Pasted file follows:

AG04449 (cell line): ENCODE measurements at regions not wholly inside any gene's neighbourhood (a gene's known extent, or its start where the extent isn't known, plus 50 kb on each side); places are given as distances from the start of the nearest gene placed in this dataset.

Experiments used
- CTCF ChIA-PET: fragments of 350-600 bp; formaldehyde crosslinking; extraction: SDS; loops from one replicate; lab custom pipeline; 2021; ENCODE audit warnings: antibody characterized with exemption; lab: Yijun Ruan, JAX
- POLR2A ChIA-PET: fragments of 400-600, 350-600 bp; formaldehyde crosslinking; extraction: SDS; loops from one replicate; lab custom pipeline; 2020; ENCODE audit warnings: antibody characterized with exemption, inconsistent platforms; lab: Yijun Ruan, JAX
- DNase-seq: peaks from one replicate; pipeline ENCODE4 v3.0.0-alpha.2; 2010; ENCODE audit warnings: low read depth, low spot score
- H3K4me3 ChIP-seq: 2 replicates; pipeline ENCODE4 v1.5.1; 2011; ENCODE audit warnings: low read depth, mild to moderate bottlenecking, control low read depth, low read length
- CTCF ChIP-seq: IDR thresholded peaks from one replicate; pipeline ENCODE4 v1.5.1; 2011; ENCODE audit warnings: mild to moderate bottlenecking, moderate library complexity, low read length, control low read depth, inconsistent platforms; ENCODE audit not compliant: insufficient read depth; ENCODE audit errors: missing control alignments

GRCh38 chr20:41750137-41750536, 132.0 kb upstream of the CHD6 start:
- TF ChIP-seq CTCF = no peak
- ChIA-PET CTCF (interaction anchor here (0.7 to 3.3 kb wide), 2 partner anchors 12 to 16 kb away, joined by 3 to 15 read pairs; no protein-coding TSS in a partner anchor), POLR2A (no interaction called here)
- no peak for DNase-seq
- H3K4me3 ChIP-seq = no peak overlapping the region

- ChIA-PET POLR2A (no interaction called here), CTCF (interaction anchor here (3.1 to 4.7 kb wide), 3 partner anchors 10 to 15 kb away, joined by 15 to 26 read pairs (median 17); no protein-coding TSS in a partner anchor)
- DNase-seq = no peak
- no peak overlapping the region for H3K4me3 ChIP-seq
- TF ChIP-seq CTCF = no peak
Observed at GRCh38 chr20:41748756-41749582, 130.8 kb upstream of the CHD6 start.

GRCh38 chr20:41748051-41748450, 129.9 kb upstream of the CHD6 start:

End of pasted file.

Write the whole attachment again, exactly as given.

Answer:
AG04449 (cell line): ENCODE measurements at regions not wholly inside any gene's neighbourhood (a gene's known extent, or its start where the extent isn't known, plus 50 kb on each side); places are given as distances from the start of the nearest gene placed in this dataset.

Experiments used
- CTCF ChIA-PET: fragments of 350-600 bp; formaldehyde crosslinking; extraction: SDS; loops from one replicate; lab custom pipeline; 2021; ENCODE audit warnings: antibody characterized with exemption; lab: Yijun Ruan, JAX
- POLR2A ChIA-PET: fragments of 400-600, 350-600 bp; formaldehyde crosslinking; extraction: SDS; loops from one replicate; lab custom pipeline; 2020; ENCODE audit warnings: antibody characterized with exemption, inconsistent platforms; lab: Yijun Ruan, JAX
- DNase-seq: peaks from one replicate; pipeline ENCODE4 v3.0.0-alpha.2; 2010; ENCODE audit warnings: low read depth, low spot score
- H3K4me3 ChIP-seq: 2 replicates; pipeline ENCODE4 v1.5.1; 2011; ENCODE audit warnings: low read depth, mild to moderate bottlenecking, control low read depth, low read length
- CTCF ChIP-seq: IDR thresholded peaks from one replicate; pipeline ENCODE4 v1.5.1; 2011; ENCODE audit warnings: mild to moderate bottlenecking, moderate library complexity, low read length, control low read depth, inconsistent platforms; ENCODE audit not compliant: insufficient read depth; ENCODE audit errors: missing control alignments

GRCh38 chr20:41750137-41750536, 132.0 kb upstream of the CHD6 start:
- TF ChIP-seq CTCF = no peak
- ChIA-PET CTCF (interaction anchor here (0.7 to 3.3 kb wide), 2 partner anchors 12 to 16 kb away, joined by 3 to 15 read pairs; no protein-coding TSS in a partner anchor), POLR2A (no interaction called here)
- no peak for DNase-seq
- H3K4me3 ChIP-seq = no peak overlapping the region

- ChIA-PET POLR2A (no interaction called here), CTCF (interaction anchor here (3.1 to 4.7 kb wide), 3 partner anchors 10 to 15 kb away, joined by 15 to 26 read pairs (median 17); no protein-coding TSS in a partner anchor)
- DNase-seq = no peak
- no peak overlapping the region for H3K4me3 ChIP-seq
- TF ChIP-seq CTCF = no peak
Observed at GRCh38 chr20:41748756-41749582, 130.8 kb upstream of the CHD6 start.

GRCh38 chr20:41748051-41748450, 129.9 kb upstream of the CHD6 start: